As large language models (LLMs) become ubiquitous in our daily tasks and digital interactions, associated privacy risks are increasingly in focus. While LLM privacy research has primarily focused on the leakage of model training data, it has recently been shown that the increase in models’ capabilities has enabled LLMs to make accurate privacy-infringing inferences from previously unseen texts. With the rise of multimodal vision-language models (VLMs), capable of understanding both images and text, a pertinent question is whether such results transfer to the previously unexplored domain of benign images posted online. To investigate the risks associated with the image reasoning capabilities of newly emerging VLMs, we compile an image dataset with human-annotated labels of the image owner’s personal attributes. In order to understand the additional privacy risk posed by VLMs beyond traditional human attribute recognition, our dataset consists of images where the inferable private attributes do not stem from direct depictions of humans. On this dataset, we evaluate the inferential capabilities of 7 state-of-the-art VLMs, finding that they can infer various personal attributes at up to 77.6% accuracy. Concerningly, we observe that accuracy scales with the general capabilities of the models, implying that future models can be misused as stronger adversaries, establishing an imperative for the development of adequate defenses.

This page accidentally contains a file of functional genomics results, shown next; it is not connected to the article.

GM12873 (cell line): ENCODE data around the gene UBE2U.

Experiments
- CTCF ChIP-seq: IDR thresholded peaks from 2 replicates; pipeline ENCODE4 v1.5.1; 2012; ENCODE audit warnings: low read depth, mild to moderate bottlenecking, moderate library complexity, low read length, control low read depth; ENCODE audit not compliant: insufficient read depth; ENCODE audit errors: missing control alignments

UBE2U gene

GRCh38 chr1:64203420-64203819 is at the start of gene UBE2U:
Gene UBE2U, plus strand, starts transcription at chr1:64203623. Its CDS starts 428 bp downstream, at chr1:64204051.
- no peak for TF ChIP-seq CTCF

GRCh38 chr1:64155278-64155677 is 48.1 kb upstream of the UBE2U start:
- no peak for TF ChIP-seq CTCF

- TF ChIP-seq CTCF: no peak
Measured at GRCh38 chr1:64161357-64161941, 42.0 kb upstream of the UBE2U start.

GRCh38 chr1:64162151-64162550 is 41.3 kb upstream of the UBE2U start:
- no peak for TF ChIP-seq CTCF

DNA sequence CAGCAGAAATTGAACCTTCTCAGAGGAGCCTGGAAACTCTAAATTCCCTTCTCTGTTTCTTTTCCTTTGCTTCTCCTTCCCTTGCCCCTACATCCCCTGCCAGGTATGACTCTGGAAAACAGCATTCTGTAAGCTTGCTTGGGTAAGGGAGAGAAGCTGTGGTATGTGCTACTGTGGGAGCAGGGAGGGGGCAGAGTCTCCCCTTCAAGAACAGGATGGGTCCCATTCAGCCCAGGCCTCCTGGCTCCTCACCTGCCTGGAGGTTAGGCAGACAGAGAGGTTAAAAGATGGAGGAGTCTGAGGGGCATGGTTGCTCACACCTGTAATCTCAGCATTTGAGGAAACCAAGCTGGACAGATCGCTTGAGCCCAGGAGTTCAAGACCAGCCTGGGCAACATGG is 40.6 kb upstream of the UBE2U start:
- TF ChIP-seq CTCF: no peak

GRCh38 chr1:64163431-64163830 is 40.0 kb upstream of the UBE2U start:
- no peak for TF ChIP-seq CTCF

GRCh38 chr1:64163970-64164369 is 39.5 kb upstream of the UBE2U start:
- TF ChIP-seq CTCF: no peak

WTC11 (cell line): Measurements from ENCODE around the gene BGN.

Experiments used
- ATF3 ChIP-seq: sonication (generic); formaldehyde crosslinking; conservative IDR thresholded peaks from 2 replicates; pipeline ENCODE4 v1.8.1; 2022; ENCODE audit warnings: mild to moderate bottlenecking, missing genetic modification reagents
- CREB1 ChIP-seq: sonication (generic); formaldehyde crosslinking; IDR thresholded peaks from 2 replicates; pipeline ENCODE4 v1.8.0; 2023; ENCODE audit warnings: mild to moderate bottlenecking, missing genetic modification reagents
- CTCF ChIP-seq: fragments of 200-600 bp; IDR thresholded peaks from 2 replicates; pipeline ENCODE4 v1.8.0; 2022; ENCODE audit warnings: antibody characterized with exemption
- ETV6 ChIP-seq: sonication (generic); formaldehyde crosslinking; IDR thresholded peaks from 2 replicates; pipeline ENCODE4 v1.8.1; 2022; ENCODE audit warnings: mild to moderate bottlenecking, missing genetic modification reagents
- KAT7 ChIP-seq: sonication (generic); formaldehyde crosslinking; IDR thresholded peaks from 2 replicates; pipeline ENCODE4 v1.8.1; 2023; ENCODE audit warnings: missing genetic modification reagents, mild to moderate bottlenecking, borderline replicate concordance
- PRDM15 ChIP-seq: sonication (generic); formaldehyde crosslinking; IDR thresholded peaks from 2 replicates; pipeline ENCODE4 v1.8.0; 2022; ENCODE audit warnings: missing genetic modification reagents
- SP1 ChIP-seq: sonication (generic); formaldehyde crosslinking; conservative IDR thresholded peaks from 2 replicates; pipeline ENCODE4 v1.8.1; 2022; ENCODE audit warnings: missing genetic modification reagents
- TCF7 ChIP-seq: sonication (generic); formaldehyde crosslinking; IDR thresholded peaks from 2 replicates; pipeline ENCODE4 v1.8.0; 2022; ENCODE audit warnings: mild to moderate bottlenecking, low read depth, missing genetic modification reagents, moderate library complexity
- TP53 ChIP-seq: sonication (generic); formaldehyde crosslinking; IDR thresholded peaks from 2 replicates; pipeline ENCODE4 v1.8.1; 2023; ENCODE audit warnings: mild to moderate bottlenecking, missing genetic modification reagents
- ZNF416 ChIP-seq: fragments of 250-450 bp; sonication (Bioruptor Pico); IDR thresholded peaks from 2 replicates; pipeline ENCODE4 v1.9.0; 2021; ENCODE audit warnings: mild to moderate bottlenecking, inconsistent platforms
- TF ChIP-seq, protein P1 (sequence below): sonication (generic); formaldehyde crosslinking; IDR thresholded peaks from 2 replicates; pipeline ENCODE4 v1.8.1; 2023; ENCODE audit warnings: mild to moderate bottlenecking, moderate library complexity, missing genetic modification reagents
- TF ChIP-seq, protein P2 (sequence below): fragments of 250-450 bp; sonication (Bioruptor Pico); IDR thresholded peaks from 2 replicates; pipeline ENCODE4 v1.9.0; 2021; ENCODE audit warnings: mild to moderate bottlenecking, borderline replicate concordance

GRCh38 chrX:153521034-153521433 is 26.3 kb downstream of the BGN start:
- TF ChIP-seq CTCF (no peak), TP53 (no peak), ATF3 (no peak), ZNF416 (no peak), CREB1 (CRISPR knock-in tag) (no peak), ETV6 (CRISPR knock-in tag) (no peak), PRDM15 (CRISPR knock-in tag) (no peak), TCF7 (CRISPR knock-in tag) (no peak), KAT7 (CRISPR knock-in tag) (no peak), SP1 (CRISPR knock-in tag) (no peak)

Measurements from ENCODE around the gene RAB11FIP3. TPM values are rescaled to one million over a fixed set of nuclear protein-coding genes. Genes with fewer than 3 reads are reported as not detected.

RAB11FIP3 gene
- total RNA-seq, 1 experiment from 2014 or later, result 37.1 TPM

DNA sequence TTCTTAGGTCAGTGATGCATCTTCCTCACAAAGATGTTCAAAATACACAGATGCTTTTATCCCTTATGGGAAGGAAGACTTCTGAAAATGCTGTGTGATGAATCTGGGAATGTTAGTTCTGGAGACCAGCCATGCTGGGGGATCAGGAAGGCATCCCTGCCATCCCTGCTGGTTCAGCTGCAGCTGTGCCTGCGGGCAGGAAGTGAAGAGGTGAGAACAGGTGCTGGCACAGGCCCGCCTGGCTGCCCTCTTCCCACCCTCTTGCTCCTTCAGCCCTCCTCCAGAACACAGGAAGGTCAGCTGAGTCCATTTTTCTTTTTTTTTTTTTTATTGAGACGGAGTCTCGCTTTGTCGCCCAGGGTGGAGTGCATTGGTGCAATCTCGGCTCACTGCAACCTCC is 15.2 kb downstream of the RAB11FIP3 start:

@misc{tömekçe2024private, title={Private Attribute Inference from Images with Vision-Language Models}, author={Batuhan Tömekçe and Mark Vero and Robin Staab and Martin Vechev}, year={2024}, eprint={2404.10618}, archivePrefix={arXiv}, primaryClass={cs.AI} }